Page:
42. peterworsley says:

    Kinkade’s problem was promising a high resale value to customer’s who purchased his prints, knowing that there was no secondary market. People purchased his prints as an investment, but were not able to resell them. This promotion was a scam and he was taken to court and fined.

    As marketeers of art he and his team were very good. But they went too far by promising things they could not fulfill.

  43. sfox2 says:

    What’s really sad is that Kinkade has the chops to be a “real” painter. He studied at Art Center in Pasadena. I”ve seen a couple of non-cutsy originals and the guy can paint.

    I guess artists need to understand what their goals are as artists.

    A need for self-expression and the freedom to follow one’s passion with the hope that a market for one’s work will develop over time will lead down one path. Cue Robert Frost.

    Having a high income as a priority will probably require a different path, one that involves an approach more like producing a consistant “porduct”, than following the muse wherever she takes you. I have observed that many, if not most, of the artists who chose this route short-circuit their artistic development because they end up having to substitute quantity for quality and their choices of what to paint are severely limited by what their market will buy. Success in the mass market seems to “dumb down” a lot of art.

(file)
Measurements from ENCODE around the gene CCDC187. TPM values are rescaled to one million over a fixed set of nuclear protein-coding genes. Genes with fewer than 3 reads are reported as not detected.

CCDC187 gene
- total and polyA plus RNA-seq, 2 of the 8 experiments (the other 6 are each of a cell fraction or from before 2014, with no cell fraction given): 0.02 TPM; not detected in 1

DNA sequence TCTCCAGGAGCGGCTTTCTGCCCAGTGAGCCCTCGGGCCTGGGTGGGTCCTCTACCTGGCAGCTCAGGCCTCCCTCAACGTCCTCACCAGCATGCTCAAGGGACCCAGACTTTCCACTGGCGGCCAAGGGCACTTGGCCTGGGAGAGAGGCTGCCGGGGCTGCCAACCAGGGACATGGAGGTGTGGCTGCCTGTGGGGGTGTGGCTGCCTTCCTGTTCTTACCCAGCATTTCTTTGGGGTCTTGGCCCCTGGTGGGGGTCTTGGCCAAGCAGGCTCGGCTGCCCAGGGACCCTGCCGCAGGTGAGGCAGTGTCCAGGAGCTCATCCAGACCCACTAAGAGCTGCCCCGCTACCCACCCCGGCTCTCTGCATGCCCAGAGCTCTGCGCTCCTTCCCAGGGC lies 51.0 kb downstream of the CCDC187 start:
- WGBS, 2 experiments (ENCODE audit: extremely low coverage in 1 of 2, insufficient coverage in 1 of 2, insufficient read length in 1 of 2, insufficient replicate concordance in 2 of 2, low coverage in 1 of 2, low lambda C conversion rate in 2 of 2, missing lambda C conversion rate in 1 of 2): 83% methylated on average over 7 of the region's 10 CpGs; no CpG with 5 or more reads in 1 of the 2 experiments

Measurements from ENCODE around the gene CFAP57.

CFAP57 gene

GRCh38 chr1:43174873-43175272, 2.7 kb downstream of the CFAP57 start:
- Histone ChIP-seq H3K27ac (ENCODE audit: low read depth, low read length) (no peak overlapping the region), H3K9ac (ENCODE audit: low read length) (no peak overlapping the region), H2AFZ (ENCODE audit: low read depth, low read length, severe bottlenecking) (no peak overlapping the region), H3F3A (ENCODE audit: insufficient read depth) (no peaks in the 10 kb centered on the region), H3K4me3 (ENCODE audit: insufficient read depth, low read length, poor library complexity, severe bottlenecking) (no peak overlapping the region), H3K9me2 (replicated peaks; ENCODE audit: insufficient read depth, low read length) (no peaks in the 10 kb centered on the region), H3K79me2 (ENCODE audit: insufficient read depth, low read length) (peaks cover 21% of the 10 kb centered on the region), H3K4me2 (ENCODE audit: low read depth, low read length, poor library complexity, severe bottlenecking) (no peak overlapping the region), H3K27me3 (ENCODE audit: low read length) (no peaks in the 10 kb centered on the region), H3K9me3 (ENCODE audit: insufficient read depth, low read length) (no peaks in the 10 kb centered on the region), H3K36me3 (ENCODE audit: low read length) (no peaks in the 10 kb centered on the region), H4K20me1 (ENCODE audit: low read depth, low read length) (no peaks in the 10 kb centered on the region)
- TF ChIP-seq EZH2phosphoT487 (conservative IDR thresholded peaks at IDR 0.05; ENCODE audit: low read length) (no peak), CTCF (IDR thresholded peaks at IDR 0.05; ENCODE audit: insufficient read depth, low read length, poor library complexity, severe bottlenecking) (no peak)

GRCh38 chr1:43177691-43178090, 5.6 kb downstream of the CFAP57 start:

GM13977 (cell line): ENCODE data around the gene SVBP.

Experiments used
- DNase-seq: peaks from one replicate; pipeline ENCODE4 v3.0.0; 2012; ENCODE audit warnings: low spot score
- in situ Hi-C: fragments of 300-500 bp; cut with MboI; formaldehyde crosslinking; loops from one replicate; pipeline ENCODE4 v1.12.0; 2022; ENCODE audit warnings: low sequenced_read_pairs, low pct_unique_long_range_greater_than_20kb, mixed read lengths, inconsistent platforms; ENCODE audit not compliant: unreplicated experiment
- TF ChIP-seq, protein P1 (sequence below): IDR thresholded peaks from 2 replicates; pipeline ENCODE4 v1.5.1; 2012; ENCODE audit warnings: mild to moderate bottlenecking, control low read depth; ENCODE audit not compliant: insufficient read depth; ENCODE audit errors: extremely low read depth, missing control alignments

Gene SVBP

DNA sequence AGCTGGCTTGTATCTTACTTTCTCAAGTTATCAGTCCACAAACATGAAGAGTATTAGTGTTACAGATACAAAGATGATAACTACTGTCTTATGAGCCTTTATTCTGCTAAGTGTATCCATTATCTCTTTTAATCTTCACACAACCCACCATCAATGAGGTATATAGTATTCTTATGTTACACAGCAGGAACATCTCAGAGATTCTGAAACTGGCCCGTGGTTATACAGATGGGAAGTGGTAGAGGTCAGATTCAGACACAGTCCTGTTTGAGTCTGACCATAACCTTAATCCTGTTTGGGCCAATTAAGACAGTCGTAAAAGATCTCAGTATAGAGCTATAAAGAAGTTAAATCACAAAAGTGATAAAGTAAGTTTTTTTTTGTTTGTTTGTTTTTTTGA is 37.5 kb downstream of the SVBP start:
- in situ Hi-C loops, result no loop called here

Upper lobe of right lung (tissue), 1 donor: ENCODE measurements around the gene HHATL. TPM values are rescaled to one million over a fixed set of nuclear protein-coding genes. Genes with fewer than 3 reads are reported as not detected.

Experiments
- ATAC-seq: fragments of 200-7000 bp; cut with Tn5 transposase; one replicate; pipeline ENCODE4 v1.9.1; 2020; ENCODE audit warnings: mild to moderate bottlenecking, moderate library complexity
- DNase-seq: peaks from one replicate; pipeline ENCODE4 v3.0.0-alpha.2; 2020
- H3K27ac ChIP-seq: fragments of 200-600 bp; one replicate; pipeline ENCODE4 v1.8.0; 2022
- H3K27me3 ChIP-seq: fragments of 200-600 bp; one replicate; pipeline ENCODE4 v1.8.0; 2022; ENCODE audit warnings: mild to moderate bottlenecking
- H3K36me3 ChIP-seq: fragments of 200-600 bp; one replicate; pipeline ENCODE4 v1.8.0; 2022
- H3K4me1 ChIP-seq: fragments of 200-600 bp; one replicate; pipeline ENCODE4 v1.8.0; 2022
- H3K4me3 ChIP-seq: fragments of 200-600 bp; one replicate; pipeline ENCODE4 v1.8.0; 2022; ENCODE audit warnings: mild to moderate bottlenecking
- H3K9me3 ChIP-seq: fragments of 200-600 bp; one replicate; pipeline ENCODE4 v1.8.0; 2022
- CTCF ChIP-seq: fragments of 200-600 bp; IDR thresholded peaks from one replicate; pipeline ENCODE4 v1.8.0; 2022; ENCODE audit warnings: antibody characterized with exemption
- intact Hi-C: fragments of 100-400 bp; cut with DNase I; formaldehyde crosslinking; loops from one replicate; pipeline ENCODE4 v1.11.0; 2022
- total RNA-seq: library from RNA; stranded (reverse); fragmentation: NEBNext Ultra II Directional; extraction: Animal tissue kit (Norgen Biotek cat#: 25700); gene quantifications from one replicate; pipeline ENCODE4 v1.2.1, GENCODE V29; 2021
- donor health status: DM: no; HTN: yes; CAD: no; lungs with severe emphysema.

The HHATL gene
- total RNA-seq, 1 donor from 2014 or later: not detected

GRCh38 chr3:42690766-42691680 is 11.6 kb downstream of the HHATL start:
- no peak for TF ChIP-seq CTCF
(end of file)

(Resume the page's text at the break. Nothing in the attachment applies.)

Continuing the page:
Either way, an artist who hopes to make a living needs to have a plan that sets out goals and the means to those goals.

  44. j.b2 says:

    To me his painting were/are sickening sweet.

    A lot of friends (non-artist) would ask me what I thought of him & that was the answer I always gave..

    And to my surprise almost all of them agreed. A few could only think about the CASH he was raking in…

  45. says:

    Interesting that you see personally, one on one, what many of us “felt” from afar.

    Often that’s not the case, either we think a celebrity is terribly interesting or a complete nincompoop and those who know them personally tell a different story.

    The Christian element is what always upset me, especially when my step mom showed me a repro she bought off the t.v. and insisted it was an original that would increase in value….this Christian man said so!

    • Katherine V says:

      Some reproductions do increase over time. Was it signed? Salvador Dali is sometimes criticized for signing so many, but I bought one of his for just $50. It’s quite beautiful and it has increased in value.

  46. Keatingart says:

    I hate him too, but the dude figured out that the painting is a product, not an end all measure of an artist’s talent. Artists can stand to learn that the measure of an artist’s worth is not the individual painting but his lifelong journey pursuing the germinal idea of his individual vision. The paintings are by products of that pursuit that can be liquidated to fund the artist’s lifelong quest.

    • Rochelle L says:

      Kinkade didn’t deserve anyone’s hate. He just painted what he liked to paint.
      This hatred for him is really offensive – no artist should be “hated”.

      I do abstracts myself. Everyone should just do what they want and stop making “hating” another artist a popular thing to do.